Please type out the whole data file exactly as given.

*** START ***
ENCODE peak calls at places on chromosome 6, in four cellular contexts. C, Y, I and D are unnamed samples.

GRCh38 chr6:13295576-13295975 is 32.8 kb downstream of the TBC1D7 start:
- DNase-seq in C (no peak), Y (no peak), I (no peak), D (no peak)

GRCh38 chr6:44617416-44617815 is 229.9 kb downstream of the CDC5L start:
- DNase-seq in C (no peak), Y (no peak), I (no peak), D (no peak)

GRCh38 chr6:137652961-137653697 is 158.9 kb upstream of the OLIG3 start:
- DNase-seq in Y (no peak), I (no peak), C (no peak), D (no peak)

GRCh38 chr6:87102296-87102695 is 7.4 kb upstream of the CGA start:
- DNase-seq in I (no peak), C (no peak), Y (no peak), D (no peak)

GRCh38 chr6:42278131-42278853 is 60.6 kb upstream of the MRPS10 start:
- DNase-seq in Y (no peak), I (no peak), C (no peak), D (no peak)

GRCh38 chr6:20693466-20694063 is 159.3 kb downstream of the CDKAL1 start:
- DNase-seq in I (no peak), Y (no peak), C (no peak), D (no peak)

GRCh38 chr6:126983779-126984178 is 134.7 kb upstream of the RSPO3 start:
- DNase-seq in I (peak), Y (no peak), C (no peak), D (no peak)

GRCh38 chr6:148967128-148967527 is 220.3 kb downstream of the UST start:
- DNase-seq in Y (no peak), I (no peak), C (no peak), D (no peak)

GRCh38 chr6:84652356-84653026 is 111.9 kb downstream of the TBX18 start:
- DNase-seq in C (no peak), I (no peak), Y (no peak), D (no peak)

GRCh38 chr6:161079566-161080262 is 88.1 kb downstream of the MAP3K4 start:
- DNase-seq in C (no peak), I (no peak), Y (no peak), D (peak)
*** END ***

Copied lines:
ENCODE peak calls at places on chromosome 6, in four cellular contexts. C, Y, I and D are unnamed samples.

GRCh38 chr6:13295576-13295975 is 32.8 kb downstream of the TBC1D7 start:
- DNase-seq in C (no peak), Y (no peak), I (no peak), D (no peak)

GRCh38 chr6:44617416-44617815 is 229.9 kb downstream of the CDC5L start:
- DNase-seq in C (no peak), Y (no peak), I (no peak), D (no peak)

GRCh38 chr6:137652961-137653697 is 158.9 kb upstream of the OLIG3 start:
- DNase-seq in Y (no peak), I (no peak), C (no peak), D (no peak)

GRCh38 chr6:87102296-87102695 is 7.4 kb upstream of the CGA start:
- DNase-seq in I (no peak), C (no peak), Y (no peak), D (no peak)

GRCh38 chr6:42278131-42278853 is 60.6 kb upstream of the MRPS10 start:
- DNase-seq in Y (no peak), I (no peak), C (no peak), D (no peak)

GRCh38 chr6:20693466-20694063 is 159.3 kb downstream of the CDKAL1 start:
- DNase-seq in I (no peak), Y (no peak), C (no peak), D (no peak)

GRCh38 chr6:126983779-126984178 is 134.7 kb upstream of the RSPO3 start:
- DNase-seq in I (peak), Y (no peak), C (no peak), D (no peak)

GRCh38 chr6:148967128-148967527 is 220.3 kb downstream of the UST start:
- DNase-seq in Y (no peak), I (no peak), C (no peak), D (no peak)

GRCh38 chr6:84652356-84653026 is 111.9 kb downstream of the TBX18 start:
- DNase-seq in C (no peak), I (no peak), Y (no peak), D (no peak)

GRCh38 chr6:161079566-161080262 is 88.1 kb downstream of the MAP3K4 start:
- DNase-seq in C (no peak), I (no peak), Y (no peak), D (peak)